4-month-old baby girl dies after being suffocated by her own swaddle

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This heartbreaking accidental infant death highlights the importance of proper swaddling and sleep safety

The subject of infant death is something mums and dads prefer not to read about. But it is important to address these incidents, however saddening, in order to hopefully prevent future cases from happening.

Like the tragedy that befell a four-month-old baby girl in Kuala Lumpur, Malaysia when was accidentally suffocated to death by her own swaddle as she slept.

Her parents found her unconscious at around 7:30 am on 10 January and rushed her to a nearby hospital, where medical staff tried to resuscitate her for 15 minutes to no avail.

The baby was apparently suffocated when the swaddle covered her face sometime during the night. 

Authorities believe this was a case of sudden infant death syndrome, as the baby was swaddled and sleeping in the same bed with her parents.

Our hearts go out to the mum and dad of this baby girl. May they find strength and comfort during this difficult time.

src=https://sg admin.theasianparent.com/wp content/uploads/sites/12/2018/01/mom hug.jpg 4 month old baby girl dies after being suffocated by her own swaddle

Image source: File photo

The link between swaddling and infant death

Though SIDS-related infant death cases have decreased over the years, thanks to more research supporting safe sleep guidelines, some researchers are hoping to add to these guidelines.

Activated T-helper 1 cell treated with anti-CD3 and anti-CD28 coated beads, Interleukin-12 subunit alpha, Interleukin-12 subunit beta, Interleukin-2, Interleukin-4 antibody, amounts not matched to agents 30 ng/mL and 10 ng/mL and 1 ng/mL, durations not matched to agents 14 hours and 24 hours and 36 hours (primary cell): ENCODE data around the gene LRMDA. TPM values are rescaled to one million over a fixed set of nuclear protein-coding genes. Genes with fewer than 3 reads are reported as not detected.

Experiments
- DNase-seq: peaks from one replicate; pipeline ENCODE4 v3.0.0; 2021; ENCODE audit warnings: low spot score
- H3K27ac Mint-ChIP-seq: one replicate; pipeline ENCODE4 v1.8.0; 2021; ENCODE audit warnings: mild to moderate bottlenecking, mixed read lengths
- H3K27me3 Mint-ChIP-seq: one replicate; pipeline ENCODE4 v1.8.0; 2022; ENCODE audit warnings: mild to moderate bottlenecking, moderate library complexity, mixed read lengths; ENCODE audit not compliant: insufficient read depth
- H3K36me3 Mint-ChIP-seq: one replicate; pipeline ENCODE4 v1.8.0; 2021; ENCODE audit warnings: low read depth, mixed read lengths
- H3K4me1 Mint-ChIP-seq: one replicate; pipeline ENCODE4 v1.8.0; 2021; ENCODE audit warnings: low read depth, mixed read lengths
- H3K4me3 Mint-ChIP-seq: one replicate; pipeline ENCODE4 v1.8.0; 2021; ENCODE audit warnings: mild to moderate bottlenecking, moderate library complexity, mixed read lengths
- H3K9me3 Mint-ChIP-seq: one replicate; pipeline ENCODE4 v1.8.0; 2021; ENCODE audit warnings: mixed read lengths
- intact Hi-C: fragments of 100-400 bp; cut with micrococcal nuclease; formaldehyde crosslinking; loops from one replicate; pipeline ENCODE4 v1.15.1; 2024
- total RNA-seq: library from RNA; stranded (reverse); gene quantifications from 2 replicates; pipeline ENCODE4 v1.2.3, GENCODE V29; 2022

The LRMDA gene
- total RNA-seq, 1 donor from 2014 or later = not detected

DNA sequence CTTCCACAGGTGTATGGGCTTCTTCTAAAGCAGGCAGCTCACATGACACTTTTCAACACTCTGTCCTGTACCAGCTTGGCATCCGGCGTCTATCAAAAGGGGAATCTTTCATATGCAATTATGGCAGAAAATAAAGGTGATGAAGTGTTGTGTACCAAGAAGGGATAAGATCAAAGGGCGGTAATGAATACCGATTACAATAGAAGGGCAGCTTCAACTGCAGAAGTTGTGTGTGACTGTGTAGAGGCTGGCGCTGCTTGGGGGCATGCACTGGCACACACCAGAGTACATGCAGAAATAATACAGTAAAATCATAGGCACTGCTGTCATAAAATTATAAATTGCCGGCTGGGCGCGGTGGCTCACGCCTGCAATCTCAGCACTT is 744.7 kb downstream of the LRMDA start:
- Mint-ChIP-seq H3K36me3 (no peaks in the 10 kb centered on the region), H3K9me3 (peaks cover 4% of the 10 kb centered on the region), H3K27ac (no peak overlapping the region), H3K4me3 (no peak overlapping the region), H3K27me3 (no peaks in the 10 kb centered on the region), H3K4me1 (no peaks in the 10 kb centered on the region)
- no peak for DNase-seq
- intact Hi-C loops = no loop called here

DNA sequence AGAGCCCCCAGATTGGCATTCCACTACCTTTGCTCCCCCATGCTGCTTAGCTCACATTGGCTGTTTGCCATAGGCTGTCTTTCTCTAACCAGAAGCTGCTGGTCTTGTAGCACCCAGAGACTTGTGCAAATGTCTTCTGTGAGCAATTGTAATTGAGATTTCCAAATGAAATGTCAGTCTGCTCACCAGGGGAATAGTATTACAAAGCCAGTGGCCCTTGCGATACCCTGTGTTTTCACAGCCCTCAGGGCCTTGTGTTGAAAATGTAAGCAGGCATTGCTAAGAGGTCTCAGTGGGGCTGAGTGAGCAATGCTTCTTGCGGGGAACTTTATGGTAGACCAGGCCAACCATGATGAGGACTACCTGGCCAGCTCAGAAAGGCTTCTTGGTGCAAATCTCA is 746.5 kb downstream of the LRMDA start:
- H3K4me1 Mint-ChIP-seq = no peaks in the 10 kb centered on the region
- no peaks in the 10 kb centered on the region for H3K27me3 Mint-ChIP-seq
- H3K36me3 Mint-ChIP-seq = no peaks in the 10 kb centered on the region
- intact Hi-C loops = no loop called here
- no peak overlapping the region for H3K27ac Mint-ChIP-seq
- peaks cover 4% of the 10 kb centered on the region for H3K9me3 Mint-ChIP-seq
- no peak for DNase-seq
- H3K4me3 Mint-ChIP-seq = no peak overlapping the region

Take for instance, the study published in Pediatrics that stresses the importance of taking note of a baby’s age when deciding to swaddle or not.

Though they found a “small but significant risk” of SIDS, researchers still believe that swaddling and putting babies to sleep on their backs is still the safest sleep position.

Swaddling is a technique passed down from generations that gives babies the warm, comforting feeling of being in a womb-like environment. It has also been known to help with colic.

However, parents need to be aware that swaddling needs to be “phased out” eventually. This is because babies learn to roll over and move around as they grow, which increases the risk of them rolling on their tummies in the night. 

Here are some important swaddling reminders for mums and dads:

  • The average recommended age to stop swaddling a baby is three to four months of age.
  • Babies are born with a “startle reflex,” which they only outgrow at around four to five months. Be careful not too swaddle too early if your baby’s startle reflex is still too strong.
  • If you notice your baby tends to break free of her swaddle, perhaps it’s time to switch to a different type of swaddling blanket or phase out swaddling altogether. 
  • Do not keep babies swaddled for a prolonged period of time to promote your little one’s motor skills.
  • Finally, NEVER put your baby to sleep on their tummy when swaddled (or unswaddled, for that matter.)

We hope these guidelines helped you decide whether you want to swaddle your infant or not. What do you think about swaddling? Let us know in the comments below.

sources: Channel News Asia, New Straits Times, CDC, The Atlantic

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